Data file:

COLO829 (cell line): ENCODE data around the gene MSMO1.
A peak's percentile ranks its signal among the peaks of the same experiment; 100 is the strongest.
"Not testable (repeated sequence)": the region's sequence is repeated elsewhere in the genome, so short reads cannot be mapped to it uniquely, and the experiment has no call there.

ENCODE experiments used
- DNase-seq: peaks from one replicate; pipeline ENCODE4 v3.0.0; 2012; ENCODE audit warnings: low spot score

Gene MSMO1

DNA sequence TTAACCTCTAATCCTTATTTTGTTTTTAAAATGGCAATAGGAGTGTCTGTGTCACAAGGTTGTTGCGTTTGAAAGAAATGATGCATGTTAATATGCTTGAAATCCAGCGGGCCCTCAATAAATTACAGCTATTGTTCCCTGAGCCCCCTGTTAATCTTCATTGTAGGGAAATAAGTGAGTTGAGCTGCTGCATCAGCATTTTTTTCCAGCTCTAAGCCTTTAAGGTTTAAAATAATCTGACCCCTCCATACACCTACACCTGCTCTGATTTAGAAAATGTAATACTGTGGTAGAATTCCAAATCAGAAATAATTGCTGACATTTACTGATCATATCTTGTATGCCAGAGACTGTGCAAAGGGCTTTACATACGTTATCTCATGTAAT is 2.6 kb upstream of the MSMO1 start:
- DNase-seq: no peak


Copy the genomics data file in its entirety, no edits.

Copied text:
COLO829 (cell line): ENCODE data around the gene MSMO1.
A peak's percentile ranks its signal among the peaks of the same experiment; 100 is the strongest.
"Not testable (repeated sequence)": the region's sequence is repeated elsewhere in the genome, so short reads cannot be mapped to it uniquely, and the experiment has no call there.

ENCODE experiments used
- DNase-seq: peaks from one replicate; pipeline ENCODE4 v3.0.0; 2012; ENCODE audit warnings: low spot score

Gene MSMO1

DNA sequence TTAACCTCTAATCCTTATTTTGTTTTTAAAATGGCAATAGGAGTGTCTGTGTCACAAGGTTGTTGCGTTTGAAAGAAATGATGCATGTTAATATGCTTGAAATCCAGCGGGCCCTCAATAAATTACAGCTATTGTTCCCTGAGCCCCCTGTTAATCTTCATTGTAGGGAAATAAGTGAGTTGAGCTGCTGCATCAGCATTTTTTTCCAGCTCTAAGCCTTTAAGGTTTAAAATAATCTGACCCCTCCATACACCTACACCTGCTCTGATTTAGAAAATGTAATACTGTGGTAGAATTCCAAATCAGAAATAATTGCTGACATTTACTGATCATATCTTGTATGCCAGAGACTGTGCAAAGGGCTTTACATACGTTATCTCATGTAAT is 2.6 kb upstream of the MSMO1 start:
- DNase-seq: no peak